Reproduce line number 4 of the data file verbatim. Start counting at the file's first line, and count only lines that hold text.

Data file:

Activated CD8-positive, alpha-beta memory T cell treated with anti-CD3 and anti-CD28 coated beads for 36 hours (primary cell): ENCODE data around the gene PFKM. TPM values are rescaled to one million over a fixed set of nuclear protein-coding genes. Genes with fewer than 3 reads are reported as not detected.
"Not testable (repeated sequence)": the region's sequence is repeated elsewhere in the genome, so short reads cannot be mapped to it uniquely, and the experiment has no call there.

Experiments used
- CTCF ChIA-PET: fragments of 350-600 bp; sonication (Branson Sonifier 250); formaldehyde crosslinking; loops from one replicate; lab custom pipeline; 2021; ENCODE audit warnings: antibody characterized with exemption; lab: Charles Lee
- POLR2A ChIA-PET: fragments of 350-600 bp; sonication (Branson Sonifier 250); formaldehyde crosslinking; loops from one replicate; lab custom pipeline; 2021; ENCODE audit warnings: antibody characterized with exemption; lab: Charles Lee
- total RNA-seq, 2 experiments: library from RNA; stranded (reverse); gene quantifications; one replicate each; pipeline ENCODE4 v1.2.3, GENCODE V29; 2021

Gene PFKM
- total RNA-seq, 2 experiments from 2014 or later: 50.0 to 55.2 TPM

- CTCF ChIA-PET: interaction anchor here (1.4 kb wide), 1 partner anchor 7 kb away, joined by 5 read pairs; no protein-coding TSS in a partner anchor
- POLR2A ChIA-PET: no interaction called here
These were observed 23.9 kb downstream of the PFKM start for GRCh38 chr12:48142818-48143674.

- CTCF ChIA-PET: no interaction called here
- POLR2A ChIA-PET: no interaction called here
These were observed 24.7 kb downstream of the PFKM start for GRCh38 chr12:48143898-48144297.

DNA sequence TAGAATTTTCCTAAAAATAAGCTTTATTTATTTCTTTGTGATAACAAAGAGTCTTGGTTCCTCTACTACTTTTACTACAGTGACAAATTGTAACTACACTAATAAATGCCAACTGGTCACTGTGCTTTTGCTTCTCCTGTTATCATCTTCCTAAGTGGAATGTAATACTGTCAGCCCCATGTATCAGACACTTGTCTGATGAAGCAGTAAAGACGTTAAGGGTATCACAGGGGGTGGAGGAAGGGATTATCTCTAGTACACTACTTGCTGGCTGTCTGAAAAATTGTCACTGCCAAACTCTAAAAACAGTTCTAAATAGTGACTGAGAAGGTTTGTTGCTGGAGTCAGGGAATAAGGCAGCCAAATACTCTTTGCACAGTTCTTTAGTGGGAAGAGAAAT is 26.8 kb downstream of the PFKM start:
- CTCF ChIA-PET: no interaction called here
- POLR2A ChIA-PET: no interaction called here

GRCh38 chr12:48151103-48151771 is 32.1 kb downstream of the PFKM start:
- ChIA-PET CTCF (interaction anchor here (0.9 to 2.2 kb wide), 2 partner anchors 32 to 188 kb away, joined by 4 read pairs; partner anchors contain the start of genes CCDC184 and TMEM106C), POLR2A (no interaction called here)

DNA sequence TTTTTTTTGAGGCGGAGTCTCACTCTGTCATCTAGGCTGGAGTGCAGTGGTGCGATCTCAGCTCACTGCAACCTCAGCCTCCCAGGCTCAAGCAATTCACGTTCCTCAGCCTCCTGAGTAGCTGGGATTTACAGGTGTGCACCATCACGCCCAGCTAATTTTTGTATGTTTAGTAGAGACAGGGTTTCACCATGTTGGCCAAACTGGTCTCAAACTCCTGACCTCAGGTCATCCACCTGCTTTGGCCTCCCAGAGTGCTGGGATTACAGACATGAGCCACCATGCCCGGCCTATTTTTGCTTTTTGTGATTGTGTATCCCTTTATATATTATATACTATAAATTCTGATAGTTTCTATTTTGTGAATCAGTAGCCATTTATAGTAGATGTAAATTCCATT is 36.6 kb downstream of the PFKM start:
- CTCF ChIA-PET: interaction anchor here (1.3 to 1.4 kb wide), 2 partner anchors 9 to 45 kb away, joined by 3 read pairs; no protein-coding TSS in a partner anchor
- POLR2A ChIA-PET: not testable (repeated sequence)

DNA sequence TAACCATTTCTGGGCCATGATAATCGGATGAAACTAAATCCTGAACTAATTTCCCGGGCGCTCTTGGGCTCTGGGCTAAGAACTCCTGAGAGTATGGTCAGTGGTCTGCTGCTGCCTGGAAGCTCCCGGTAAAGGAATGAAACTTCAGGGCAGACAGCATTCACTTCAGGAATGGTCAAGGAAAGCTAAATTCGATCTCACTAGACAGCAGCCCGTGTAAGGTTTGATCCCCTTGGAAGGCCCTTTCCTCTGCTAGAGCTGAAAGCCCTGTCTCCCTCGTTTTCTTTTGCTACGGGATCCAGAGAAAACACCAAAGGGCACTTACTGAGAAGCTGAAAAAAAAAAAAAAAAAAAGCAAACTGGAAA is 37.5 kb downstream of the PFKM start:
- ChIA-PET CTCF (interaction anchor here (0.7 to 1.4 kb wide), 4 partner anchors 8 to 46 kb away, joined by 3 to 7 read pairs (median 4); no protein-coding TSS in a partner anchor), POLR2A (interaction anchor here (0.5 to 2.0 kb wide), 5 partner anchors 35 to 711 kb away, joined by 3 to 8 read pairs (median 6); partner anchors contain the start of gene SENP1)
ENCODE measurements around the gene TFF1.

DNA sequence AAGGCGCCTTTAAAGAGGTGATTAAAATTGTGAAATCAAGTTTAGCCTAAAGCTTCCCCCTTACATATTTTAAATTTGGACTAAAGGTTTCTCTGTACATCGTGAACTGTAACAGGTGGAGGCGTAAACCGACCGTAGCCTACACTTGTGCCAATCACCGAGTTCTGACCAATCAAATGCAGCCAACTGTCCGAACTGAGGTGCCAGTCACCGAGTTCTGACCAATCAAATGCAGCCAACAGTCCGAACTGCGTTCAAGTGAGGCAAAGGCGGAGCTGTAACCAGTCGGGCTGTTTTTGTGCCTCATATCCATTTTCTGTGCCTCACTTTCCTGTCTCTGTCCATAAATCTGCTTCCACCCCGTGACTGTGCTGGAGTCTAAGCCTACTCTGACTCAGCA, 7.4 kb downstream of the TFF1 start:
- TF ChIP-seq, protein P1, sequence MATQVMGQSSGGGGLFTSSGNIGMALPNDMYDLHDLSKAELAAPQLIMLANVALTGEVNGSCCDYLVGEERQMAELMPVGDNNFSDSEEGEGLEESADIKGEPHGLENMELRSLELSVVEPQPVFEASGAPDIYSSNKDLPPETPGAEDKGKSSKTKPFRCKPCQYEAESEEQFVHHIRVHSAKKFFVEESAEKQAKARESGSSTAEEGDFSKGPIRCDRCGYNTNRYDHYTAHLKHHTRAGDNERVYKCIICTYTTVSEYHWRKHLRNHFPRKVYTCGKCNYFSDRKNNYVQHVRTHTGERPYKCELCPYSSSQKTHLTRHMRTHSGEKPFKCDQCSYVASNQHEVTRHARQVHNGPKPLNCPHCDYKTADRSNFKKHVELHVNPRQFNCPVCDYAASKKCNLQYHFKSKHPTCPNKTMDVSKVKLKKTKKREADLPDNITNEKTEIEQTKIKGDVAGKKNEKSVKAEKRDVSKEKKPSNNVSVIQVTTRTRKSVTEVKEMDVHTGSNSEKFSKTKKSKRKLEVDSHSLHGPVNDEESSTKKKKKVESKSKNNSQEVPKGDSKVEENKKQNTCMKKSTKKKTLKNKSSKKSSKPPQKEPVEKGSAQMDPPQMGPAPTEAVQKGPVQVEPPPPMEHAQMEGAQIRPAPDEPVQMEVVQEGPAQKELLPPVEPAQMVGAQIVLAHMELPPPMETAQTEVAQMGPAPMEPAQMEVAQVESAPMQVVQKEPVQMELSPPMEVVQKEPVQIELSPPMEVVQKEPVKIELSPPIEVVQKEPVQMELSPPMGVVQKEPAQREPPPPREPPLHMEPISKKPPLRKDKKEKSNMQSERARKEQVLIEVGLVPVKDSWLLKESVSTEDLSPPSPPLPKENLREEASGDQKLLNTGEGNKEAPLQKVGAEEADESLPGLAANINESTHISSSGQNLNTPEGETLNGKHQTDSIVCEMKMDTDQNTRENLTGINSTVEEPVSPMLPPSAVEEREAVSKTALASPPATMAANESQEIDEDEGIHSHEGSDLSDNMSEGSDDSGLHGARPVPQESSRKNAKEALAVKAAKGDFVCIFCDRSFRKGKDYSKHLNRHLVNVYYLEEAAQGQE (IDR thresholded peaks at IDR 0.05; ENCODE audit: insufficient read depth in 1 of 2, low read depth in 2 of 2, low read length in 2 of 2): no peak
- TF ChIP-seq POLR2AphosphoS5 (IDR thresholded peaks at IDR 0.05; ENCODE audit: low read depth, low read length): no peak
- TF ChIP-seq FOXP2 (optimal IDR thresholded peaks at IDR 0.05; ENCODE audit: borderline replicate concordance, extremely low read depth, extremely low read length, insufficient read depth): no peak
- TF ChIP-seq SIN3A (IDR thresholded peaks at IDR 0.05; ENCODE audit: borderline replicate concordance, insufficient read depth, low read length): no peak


- CTCF ChIA-PET: fragments of 350-600 bp; sonication (Branson Sonifier 250); formaldehyde crosslinking; loops from one replicate; lab custom pipeline; 2021; ENCODE audit warnings: antibody characterized with exemption; lab: Charles Lee